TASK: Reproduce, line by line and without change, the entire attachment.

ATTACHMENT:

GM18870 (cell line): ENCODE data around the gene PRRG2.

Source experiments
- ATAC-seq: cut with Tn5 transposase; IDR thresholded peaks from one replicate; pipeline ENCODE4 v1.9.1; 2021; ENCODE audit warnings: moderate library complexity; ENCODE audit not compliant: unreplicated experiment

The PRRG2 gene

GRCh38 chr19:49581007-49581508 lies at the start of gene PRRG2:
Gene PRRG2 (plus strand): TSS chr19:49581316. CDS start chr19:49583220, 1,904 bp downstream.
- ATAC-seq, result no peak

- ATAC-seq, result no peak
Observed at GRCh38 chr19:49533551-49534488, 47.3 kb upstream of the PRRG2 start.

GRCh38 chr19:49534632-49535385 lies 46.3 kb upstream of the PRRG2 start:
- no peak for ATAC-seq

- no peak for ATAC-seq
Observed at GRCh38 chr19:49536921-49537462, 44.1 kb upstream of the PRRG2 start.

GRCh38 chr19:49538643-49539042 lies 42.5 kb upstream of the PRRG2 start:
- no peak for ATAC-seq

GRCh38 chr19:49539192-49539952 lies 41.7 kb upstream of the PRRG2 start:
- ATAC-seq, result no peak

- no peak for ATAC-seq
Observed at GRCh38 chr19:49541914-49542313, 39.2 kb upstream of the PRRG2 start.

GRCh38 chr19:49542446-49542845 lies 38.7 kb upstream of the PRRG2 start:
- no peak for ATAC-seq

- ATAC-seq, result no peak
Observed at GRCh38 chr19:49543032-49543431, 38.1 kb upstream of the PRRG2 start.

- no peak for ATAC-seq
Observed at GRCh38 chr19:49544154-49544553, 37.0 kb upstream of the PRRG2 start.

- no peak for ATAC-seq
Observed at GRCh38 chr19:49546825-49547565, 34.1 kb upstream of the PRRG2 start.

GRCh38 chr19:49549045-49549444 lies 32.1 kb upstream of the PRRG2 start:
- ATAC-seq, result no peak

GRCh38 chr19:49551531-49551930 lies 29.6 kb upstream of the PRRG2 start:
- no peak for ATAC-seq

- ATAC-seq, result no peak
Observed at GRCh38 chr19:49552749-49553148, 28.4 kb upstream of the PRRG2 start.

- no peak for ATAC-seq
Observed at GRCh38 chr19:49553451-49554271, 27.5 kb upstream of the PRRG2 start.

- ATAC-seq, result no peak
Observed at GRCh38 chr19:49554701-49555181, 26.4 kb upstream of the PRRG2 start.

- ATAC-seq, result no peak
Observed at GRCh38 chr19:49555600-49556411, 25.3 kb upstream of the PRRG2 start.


GM18870 (cell line): ENCODE data around the gene PRRG2.

Source experiments
- ATAC-seq: cut with Tn5 transposase; IDR thresholded peaks from one replicate; pipeline ENCODE4 v1.9.1; 2021; ENCODE audit warnings: moderate library complexity; ENCODE audit not compliant: unreplicated experiment

The PRRG2 gene

GRCh38 chr19:49581007-49581508 lies at the start of gene PRRG2:
Gene PRRG2 (plus strand): TSS chr19:49581316. CDS start chr19:49583220, 1,904 bp downstream.
- ATAC-seq, result no peak

- ATAC-seq, result no peak
Observed at GRCh38 chr19:49533551-49534488, 47.3 kb upstream of the PRRG2 start.

GRCh38 chr19:49534632-49535385 lies 46.3 kb upstream of the PRRG2 start:
- no peak for ATAC-seq

- no peak for ATAC-seq
Observed at GRCh38 chr19:49536921-49537462, 44.1 kb upstream of the PRRG2 start.

GRCh38 chr19:49538643-49539042 lies 42.5 kb upstream of the PRRG2 start:
- no peak for ATAC-seq

GRCh38 chr19:49539192-49539952 lies 41.7 kb upstream of the PRRG2 start:
- ATAC-seq, result no peak

- no peak for ATAC-seq
Observed at GRCh38 chr19:49541914-49542313, 39.2 kb upstream of the PRRG2 start.

GRCh38 chr19:49542446-49542845 lies 38.7 kb upstream of the PRRG2 start:
- no peak for ATAC-seq

- ATAC-seq, result no peak
Observed at GRCh38 chr19:49543032-49543431, 38.1 kb upstream of the PRRG2 start.

- no peak for ATAC-seq
Observed at GRCh38 chr19:49544154-49544553, 37.0 kb upstream of the PRRG2 start.

- no peak for ATAC-seq
Observed at GRCh38 chr19:49546825-49547565, 34.1 kb upstream of the PRRG2 start.

GRCh38 chr19:49549045-49549444 lies 32.1 kb upstream of the PRRG2 start:
- ATAC-seq, result no peak

GRCh38 chr19:49551531-49551930 lies 29.6 kb upstream of the PRRG2 start:
- no peak for ATAC-seq

- ATAC-seq, result no peak
Observed at GRCh38 chr19:49552749-49553148, 28.4 kb upstream of the PRRG2 start.

- no peak for ATAC-seq
Observed at GRCh38 chr19:49553451-49554271, 27.5 kb upstream of the PRRG2 start.

- ATAC-seq, result no peak
Observed at GRCh38 chr19:49554701-49555181, 26.4 kb upstream of the PRRG2 start.

- ATAC-seq, result no peak
Observed at GRCh38 chr19:49555600-49556411, 25.3 kb upstream of the PRRG2 start.